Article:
Straw Bale PhD Thesis ストローベイル博士論文

On March 25 I was awarded a PhD (Bioresource Sciences) 博士(生物資源科学) from Nihon University. My dissertation is available at the link below.
College of Bioresource Sciences' Graduation Ceremony
Due to the earthquake, tsunami, and subsequent nuclear crisis, Nihon University, and many other Universities in Tokyo, canceled the main graduation ceremony. Fujisawa has regular power outages, but instead of canceling the Fujisawa campus graduation ceremony altogether, they abbreviated it to a short 30 minute ceremony and then handed out certificates separately.
Itonaga-sensei and Kyle


大津磨き講習会 Otsu Polished Earthen-lime Plaster

March 20th, attended an Ostu polished earthen-lime plaster (大津磨き) workshop sponsored by the Heiseikai (平成会) and held at the Sakan Shokuren Kaikan (左官職連会館) in Tokyo. Instruction was given by Mr. Konuma (小沼親方) of Ninja Sakan (忍者左官).
1) Practice panels were hung. These panels had already had the brown coat (中塗) applied.
2) Plaster two coats of the Haitsuchi (灰土).
The Haitsuchi consists of 1 part quicklime putty to 2 parts earthen plaster.
The quicklime putty is aged for more than several weeks.
The earthen plaster consists of 1 part soil sieved through a 100 mesh and 1.5 parts "Hidashi" rice straw fibers about 10mm long. Hidashi designates a type of rice straw fiber about 10mm long, as opposed to "Mijin" fibers which are less than 3mm with the stem nodes shifted out.3) Plaster two coats of the Otsu finish coat.
The Otsu finish coat consists of 3 parts earthen plaster to 1 part quicklime putty.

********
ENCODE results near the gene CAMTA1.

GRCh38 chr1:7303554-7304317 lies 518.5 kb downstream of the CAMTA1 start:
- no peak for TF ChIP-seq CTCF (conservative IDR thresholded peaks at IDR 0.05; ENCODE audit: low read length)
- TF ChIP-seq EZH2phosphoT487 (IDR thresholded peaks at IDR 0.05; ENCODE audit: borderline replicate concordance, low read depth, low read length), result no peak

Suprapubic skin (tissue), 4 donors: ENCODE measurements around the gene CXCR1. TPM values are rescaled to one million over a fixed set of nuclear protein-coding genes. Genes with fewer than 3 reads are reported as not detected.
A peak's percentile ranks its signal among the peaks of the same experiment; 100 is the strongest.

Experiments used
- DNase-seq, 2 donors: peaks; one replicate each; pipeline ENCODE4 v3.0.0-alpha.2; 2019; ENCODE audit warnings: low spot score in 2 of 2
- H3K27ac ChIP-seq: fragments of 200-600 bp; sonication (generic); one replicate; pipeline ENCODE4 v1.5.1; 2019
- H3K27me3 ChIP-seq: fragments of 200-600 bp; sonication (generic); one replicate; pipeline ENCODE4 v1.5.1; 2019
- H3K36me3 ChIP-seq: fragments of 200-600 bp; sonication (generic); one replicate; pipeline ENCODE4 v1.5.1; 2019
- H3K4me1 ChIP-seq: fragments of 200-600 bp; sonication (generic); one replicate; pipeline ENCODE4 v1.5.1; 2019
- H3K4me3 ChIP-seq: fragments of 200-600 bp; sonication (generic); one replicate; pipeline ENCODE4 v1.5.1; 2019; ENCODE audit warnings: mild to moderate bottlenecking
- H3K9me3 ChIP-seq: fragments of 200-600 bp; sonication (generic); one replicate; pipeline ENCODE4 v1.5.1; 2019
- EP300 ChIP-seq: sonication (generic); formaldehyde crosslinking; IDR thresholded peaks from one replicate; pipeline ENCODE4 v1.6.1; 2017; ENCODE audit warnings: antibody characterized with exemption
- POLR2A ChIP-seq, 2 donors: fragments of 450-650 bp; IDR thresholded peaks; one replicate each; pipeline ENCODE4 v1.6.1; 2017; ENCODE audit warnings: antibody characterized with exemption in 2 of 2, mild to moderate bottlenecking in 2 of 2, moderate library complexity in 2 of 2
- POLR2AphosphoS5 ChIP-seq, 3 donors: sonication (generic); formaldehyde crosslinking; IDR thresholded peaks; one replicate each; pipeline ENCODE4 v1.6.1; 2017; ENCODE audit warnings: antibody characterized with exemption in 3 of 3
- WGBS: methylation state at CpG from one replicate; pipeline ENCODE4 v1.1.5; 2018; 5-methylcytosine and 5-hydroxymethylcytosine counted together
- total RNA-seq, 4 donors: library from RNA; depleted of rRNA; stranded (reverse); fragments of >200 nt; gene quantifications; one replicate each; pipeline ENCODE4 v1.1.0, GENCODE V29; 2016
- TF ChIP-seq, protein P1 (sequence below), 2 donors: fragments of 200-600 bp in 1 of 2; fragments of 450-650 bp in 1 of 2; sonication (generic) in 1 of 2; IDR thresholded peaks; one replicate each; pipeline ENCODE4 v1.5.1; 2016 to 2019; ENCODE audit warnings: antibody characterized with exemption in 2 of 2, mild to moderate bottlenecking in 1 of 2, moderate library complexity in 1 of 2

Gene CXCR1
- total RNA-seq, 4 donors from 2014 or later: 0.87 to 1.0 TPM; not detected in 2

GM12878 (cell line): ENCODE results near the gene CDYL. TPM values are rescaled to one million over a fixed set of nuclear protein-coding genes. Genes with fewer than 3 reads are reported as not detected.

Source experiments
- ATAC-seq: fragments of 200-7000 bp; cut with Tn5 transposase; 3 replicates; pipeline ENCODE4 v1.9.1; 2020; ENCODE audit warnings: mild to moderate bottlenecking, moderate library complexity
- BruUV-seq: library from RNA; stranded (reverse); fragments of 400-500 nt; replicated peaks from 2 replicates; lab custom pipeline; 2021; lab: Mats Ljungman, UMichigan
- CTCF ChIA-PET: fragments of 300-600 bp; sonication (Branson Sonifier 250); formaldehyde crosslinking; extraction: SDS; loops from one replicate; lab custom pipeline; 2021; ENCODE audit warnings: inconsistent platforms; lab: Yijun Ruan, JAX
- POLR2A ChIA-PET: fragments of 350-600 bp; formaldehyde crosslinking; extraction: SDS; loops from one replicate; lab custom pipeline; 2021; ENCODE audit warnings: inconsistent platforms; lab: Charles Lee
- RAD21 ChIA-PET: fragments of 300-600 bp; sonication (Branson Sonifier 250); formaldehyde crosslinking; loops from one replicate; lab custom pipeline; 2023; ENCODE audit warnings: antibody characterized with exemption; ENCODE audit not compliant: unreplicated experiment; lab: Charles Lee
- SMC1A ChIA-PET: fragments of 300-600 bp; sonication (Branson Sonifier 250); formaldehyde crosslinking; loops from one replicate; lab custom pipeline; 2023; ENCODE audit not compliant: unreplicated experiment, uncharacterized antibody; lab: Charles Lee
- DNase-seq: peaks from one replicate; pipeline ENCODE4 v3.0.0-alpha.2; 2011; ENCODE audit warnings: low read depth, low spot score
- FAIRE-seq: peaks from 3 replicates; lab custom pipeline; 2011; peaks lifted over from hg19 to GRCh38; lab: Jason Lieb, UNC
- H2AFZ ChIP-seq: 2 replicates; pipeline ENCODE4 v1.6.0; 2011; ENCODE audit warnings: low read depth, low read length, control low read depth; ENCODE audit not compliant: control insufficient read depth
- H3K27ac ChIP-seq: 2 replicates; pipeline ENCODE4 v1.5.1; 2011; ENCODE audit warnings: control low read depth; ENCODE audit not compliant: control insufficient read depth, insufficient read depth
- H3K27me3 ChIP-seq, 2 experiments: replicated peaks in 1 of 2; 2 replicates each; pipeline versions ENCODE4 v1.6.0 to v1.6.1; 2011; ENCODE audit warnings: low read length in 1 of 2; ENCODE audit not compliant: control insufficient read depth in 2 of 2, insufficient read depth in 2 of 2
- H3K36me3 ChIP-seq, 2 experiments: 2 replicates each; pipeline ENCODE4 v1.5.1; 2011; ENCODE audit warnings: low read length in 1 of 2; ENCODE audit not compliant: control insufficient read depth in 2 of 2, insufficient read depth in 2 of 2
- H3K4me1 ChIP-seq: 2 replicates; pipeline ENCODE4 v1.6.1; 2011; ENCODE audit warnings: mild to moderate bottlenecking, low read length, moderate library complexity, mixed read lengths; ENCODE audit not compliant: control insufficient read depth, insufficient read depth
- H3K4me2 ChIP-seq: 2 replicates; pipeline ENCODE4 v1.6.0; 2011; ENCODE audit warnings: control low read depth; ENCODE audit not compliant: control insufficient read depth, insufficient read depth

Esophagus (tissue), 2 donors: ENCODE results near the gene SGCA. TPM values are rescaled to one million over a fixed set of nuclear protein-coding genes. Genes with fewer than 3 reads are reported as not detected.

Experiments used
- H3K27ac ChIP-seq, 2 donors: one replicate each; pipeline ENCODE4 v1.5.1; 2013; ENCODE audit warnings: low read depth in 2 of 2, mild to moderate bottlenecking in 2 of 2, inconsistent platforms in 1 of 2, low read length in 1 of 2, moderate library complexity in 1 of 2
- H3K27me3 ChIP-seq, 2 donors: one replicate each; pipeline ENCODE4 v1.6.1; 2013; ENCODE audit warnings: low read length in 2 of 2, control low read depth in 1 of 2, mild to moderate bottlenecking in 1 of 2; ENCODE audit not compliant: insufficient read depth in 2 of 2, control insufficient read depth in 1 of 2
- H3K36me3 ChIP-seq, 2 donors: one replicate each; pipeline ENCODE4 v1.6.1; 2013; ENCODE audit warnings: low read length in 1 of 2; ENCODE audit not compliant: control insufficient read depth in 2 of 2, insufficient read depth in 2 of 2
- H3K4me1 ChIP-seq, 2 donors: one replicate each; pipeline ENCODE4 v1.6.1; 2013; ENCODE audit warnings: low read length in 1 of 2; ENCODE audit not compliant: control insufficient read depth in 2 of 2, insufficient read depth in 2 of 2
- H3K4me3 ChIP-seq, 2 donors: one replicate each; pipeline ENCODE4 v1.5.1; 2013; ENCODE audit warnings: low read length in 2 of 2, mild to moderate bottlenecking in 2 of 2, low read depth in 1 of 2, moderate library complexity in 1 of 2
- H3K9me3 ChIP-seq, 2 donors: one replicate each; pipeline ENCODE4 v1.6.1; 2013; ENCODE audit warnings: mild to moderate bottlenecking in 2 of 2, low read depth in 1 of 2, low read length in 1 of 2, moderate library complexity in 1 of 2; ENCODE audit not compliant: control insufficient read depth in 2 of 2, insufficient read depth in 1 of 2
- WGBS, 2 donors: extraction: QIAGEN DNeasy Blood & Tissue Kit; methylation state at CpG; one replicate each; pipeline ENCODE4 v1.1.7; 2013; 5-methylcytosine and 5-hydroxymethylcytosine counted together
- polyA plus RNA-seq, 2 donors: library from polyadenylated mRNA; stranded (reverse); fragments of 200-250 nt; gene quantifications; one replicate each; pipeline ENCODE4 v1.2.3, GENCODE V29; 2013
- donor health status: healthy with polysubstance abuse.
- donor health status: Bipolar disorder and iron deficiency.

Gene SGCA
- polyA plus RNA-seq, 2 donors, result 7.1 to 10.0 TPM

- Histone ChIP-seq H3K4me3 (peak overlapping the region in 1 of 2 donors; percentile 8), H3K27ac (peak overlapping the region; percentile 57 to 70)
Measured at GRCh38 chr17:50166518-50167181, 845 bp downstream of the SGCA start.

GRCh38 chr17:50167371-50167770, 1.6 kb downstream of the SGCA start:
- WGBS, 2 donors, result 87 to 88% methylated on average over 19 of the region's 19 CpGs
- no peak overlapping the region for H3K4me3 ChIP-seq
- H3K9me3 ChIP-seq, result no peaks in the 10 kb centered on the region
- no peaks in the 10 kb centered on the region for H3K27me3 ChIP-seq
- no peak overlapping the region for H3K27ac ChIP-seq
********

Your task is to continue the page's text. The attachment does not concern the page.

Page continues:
The earthen plaster consists of 1 part soil sieved through a 100 mesh, 1 part pigment, and 0.01 part paper fibers. Further details on processing the paper fibers can be found at Mr. Tomizawa's blog.



Earthquake and Tsunami Disaster Relief

I'm am member of an NPO in Japan called Ecology ArchiScape (hereafter EAS). EAS works to connect people, nature, art, and the built environment. The president of EAS is my professor, Dr. Koji Itonaga. Fifteen years ago Prof. Itonaga began working with Iitate Village, a rural community in Fukushima Prefecture. Last year EAS and Prof. Itonaga's research studio supported the construction of a model ecological home and sustainability center in Iitate Village. I lead a straw bale building workshop at the facility. Iitate Village is located 30-40 km from Fukushima Dai-ichi Nuclear Power Plant.

To put it simply, Iitate Village is in critical condition. Over 1000 tsunami refugees have taken shelter in elementary schools in Iitate Village, which normally has a population of 6000 people. Food, heating oil, and gasoline are in short supply. Iitate Village is now also a refugee area for those living within 20km of the nuclear power plant. However, atmospheric radiation levels in Iitate Village are above normal and Iitate Village has been declared an indoor evacuation zone (屋内退避), meaning that people are instructed not to go outside. A graph depicting radiation levels in Iitate Village is available here. And much worse, tap water tested at Iitate Village showed more than triple the level of radiation allowed by the government. Japan's Health Ministry is urging Iitate Village residents not to drink the tap water.

Several group evacuations have occurred, carrying hundreds of residents and refugees southwest. Unfortunately, farming is an important occupation in Iitate Village and many people cannot leave their livestock.

That all being said, EAS is raising money to provide emergency assistance to Iitate Village. Please visit the EAS homepage for further information.